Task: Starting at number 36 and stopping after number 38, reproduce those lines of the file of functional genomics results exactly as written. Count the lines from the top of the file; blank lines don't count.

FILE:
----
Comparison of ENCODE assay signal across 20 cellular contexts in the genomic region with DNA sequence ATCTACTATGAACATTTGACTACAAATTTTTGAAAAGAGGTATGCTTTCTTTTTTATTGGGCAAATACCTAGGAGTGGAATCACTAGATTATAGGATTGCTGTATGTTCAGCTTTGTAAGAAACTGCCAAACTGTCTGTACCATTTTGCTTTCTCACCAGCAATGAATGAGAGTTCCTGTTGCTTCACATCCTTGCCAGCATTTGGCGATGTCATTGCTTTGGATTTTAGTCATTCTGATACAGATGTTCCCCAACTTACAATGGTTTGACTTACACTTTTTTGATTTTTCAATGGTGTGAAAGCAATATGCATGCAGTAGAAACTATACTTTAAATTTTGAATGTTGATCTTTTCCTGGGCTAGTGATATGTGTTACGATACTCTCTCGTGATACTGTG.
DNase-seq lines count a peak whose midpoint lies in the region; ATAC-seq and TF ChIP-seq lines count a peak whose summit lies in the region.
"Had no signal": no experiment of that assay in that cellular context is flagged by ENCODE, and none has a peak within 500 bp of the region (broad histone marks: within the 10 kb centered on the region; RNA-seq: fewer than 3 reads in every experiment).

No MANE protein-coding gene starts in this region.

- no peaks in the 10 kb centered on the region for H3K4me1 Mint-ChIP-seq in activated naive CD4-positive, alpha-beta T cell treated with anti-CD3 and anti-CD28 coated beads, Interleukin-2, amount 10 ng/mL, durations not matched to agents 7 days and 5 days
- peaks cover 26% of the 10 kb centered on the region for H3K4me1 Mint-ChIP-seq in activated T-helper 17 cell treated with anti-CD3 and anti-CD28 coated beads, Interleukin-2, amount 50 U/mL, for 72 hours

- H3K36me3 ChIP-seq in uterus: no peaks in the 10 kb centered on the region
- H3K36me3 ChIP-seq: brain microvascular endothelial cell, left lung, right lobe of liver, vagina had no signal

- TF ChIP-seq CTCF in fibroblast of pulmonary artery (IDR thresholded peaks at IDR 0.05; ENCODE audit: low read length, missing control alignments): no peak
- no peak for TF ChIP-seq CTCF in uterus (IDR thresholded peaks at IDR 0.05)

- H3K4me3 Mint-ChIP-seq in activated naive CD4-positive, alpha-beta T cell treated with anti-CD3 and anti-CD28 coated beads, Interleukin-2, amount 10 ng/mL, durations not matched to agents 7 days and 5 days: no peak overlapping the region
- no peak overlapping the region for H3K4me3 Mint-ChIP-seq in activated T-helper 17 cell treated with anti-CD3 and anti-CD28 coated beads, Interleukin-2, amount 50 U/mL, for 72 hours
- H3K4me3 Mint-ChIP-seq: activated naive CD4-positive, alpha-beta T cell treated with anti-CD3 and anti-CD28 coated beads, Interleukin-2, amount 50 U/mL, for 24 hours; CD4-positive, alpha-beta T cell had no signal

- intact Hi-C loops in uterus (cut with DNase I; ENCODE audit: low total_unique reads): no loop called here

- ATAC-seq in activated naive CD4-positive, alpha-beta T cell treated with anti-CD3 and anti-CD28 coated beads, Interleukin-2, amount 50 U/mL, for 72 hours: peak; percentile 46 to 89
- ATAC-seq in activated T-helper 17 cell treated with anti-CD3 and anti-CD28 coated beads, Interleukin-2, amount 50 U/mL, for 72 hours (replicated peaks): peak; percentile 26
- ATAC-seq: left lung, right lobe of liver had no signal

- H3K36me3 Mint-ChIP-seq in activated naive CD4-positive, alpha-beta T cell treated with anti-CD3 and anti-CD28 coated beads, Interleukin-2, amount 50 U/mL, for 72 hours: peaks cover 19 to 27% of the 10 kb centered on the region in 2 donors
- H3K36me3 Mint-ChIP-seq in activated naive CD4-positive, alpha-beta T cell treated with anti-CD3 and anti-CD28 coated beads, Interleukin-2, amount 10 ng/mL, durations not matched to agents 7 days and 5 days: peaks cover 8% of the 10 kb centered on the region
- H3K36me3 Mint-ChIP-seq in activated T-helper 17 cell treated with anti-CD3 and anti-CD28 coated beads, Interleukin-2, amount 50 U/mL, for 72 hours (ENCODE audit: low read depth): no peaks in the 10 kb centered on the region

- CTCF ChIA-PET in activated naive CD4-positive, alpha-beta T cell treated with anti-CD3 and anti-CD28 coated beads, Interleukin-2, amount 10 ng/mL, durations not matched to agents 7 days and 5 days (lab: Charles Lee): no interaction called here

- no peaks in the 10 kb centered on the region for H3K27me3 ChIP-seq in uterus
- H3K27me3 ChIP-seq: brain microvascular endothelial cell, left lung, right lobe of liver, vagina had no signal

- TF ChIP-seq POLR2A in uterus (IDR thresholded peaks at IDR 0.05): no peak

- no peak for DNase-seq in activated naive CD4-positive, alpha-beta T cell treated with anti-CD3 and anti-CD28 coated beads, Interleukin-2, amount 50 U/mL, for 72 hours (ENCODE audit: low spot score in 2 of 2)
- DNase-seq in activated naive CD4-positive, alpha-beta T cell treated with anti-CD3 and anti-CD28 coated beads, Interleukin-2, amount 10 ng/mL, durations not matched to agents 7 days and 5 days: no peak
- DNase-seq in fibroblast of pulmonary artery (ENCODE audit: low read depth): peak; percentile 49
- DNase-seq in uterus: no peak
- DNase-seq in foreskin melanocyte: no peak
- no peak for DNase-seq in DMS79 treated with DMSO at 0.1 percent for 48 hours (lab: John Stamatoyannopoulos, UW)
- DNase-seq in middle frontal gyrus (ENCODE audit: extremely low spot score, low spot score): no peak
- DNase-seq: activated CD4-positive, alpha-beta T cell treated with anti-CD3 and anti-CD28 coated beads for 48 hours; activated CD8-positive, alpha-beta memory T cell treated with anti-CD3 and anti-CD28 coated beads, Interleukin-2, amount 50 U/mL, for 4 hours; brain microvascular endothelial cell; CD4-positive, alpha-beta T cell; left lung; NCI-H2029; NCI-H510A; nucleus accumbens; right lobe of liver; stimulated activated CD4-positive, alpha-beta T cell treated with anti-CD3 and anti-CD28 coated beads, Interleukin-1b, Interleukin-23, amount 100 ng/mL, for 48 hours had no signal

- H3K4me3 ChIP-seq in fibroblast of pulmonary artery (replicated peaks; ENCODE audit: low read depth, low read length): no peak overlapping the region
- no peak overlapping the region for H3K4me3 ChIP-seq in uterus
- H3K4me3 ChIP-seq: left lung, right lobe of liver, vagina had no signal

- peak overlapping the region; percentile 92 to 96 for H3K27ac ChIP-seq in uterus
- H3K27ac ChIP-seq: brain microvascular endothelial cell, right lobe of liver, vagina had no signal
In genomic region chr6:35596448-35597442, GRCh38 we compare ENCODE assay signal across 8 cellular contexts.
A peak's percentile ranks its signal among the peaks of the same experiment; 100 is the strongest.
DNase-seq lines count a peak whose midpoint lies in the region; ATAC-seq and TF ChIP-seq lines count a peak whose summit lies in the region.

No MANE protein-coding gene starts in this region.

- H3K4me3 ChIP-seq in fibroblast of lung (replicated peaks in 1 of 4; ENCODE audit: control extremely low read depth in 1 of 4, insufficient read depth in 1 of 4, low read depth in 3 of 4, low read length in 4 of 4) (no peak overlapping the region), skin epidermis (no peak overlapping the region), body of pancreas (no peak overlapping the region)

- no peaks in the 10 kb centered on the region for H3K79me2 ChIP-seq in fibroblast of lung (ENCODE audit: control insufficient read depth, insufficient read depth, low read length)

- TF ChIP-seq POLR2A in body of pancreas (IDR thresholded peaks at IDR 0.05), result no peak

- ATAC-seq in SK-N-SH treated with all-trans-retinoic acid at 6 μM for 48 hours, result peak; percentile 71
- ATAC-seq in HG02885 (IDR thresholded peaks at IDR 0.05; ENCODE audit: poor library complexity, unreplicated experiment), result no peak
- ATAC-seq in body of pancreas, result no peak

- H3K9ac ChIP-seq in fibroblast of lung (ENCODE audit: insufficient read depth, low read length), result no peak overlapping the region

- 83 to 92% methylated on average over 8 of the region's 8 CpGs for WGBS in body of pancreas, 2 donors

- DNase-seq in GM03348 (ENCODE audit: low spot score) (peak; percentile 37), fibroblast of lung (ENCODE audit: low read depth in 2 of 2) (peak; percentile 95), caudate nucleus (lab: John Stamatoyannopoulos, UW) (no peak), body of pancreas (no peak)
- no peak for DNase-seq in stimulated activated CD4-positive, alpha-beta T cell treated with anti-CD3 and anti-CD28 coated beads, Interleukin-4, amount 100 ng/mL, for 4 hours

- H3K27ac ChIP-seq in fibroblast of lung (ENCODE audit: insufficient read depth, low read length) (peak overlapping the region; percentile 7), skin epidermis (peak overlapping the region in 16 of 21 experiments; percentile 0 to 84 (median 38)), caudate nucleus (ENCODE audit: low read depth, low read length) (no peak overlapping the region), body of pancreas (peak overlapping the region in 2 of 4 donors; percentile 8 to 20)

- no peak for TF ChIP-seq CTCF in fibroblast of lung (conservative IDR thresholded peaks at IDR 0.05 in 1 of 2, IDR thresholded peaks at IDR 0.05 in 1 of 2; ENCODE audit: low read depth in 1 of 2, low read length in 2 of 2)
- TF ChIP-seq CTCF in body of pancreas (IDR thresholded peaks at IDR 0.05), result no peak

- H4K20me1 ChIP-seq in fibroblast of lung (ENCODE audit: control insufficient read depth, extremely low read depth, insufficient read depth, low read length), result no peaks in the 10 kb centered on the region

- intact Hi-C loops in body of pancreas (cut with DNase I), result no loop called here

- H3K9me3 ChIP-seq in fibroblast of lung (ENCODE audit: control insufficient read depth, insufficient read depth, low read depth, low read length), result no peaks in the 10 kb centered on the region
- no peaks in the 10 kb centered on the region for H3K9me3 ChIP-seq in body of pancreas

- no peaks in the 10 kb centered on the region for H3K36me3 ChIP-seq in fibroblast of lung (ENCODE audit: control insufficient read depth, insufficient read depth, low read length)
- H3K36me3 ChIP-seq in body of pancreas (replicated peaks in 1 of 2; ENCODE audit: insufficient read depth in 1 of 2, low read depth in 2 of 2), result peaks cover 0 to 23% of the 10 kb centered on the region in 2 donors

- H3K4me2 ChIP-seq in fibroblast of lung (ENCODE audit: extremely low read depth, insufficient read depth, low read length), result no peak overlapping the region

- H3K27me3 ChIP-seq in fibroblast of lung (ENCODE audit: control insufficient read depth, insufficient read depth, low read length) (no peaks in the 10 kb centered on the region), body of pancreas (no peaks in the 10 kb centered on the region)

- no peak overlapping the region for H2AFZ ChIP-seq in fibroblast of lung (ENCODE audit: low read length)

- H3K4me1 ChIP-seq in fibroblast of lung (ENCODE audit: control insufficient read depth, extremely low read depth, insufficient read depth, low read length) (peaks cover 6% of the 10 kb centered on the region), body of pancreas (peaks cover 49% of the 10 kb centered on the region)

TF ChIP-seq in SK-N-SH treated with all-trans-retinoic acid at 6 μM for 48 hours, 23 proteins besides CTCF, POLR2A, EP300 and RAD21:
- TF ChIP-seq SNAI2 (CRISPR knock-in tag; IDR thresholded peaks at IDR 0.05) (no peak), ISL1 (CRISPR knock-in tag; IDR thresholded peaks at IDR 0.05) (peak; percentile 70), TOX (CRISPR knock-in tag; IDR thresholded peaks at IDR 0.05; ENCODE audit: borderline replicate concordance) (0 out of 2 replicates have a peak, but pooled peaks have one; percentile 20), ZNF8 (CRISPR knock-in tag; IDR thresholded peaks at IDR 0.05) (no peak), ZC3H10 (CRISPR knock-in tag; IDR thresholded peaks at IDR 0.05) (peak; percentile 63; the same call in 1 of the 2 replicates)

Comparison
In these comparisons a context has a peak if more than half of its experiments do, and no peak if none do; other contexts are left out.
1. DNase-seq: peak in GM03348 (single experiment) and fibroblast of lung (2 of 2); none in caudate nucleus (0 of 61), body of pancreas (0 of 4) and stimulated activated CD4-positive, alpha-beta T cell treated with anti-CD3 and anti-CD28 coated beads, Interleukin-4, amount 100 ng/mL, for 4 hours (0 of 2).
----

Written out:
- peak overlapping the region; percentile 92 to 96 for H3K27ac ChIP-seq in uterus
- H3K27ac ChIP-seq: brain microvascular endothelial cell, right lobe of liver, vagina had no signal
In genomic region chr6:35596448-35597442, GRCh38 we compare ENCODE assay signal across 8 cellular contexts.